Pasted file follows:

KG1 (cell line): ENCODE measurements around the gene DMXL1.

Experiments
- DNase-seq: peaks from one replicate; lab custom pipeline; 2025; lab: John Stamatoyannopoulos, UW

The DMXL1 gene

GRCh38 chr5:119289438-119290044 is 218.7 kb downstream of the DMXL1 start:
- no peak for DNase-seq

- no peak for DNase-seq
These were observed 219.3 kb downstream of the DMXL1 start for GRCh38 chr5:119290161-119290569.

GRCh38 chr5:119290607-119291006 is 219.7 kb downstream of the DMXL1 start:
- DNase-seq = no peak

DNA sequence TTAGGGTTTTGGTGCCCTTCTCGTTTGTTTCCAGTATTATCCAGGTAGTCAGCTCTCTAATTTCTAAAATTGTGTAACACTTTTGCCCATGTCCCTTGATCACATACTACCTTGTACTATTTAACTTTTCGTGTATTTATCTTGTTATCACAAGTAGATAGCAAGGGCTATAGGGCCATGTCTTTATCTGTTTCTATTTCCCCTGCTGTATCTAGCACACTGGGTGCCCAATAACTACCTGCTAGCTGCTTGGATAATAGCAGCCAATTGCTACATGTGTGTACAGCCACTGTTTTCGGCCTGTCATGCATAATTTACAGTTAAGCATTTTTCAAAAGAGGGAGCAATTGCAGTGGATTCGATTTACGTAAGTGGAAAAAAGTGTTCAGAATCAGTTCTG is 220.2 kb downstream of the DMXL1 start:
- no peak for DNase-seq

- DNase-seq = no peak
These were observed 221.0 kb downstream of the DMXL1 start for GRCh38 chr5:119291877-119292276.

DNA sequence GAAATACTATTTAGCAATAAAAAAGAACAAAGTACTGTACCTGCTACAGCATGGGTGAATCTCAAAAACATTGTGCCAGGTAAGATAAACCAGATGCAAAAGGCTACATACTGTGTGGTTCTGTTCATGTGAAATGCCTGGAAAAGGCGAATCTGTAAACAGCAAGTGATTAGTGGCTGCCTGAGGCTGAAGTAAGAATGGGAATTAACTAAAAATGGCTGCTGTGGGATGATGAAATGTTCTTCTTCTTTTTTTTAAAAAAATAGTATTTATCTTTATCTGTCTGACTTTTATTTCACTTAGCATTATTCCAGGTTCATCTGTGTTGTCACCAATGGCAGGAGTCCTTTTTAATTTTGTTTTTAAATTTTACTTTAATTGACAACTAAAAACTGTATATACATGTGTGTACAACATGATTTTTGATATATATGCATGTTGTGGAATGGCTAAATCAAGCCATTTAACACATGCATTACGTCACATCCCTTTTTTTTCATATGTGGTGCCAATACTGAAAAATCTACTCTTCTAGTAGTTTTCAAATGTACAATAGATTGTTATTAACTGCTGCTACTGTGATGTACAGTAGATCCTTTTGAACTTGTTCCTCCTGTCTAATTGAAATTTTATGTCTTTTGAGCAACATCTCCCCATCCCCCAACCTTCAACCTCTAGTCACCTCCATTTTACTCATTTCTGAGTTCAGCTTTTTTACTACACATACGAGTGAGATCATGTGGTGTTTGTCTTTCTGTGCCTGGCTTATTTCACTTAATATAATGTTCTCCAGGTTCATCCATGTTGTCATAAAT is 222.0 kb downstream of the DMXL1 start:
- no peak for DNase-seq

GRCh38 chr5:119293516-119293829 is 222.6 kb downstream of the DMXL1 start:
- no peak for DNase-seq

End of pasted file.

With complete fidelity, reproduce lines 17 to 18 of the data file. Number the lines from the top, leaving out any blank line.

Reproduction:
GRCh38 chr5:119293516-119293829 is 222.6 kb downstream of the DMXL1 start:
- no peak for DNase-seq